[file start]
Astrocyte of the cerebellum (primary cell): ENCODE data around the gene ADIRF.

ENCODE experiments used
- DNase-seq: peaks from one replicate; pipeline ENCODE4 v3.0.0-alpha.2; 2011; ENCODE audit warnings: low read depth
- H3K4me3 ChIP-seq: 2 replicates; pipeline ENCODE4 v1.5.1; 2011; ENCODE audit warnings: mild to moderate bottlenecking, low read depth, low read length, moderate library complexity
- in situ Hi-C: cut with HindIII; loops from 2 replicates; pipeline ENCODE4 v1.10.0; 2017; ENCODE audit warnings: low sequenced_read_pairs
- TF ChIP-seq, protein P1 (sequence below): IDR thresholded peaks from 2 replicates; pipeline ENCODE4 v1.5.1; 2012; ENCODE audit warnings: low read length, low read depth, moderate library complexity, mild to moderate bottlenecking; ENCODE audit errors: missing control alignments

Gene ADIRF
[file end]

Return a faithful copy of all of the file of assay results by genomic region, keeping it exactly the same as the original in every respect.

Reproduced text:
Astrocyte of the cerebellum (primary cell): ENCODE data around the gene ADIRF.

ENCODE experiments used
- DNase-seq: peaks from one replicate; pipeline ENCODE4 v3.0.0-alpha.2; 2011; ENCODE audit warnings: low read depth
- H3K4me3 ChIP-seq: 2 replicates; pipeline ENCODE4 v1.5.1; 2011; ENCODE audit warnings: mild to moderate bottlenecking, low read depth, low read length, moderate library complexity
- in situ Hi-C: cut with HindIII; loops from 2 replicates; pipeline ENCODE4 v1.10.0; 2017; ENCODE audit warnings: low sequenced_read_pairs
- TF ChIP-seq, protein P1 (sequence below): IDR thresholded peaks from 2 replicates; pipeline ENCODE4 v1.5.1; 2012; ENCODE audit warnings: low read length, low read depth, moderate library complexity, mild to moderate bottlenecking; ENCODE audit errors: missing control alignments

Gene ADIRF